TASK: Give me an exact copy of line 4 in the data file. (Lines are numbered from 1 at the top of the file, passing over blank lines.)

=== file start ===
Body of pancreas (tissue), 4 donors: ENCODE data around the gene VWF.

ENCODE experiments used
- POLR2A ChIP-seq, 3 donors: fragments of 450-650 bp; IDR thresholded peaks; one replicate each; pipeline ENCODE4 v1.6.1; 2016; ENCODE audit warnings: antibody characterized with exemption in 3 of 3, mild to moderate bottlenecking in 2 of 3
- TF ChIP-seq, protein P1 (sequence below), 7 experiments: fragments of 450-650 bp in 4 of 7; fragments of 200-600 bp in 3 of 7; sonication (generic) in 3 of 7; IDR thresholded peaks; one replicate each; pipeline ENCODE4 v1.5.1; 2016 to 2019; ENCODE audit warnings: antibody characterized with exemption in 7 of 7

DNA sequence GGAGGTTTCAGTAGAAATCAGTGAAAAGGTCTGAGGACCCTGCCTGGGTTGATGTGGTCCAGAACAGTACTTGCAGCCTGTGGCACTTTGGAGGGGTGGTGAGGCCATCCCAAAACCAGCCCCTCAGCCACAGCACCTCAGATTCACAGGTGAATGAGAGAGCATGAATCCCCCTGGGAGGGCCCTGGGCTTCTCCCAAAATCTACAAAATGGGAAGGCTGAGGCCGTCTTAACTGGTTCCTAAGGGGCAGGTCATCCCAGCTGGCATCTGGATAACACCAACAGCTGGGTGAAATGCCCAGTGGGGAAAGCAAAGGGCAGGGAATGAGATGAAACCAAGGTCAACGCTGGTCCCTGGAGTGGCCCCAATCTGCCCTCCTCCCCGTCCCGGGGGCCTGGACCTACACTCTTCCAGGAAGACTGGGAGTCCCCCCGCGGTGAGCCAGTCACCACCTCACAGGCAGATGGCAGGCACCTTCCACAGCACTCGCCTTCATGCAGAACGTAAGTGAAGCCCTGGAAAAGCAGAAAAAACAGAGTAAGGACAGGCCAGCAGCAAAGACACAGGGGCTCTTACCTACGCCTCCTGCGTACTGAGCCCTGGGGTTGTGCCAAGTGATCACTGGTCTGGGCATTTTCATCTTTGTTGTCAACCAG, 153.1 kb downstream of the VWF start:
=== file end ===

- TF ChIP-seq, protein P1 (sequence below), 7 experiments: fragments of 450-650 bp in 4 of 7; fragments of 200-600 bp in 3 of 7; sonication (generic) in 3 of 7; IDR thresholded peaks; one replicate each; pipeline ENCODE4 v1.5.1; 2016 to 2019; ENCODE audit warnings: antibody characterized with exemption in 7 of 7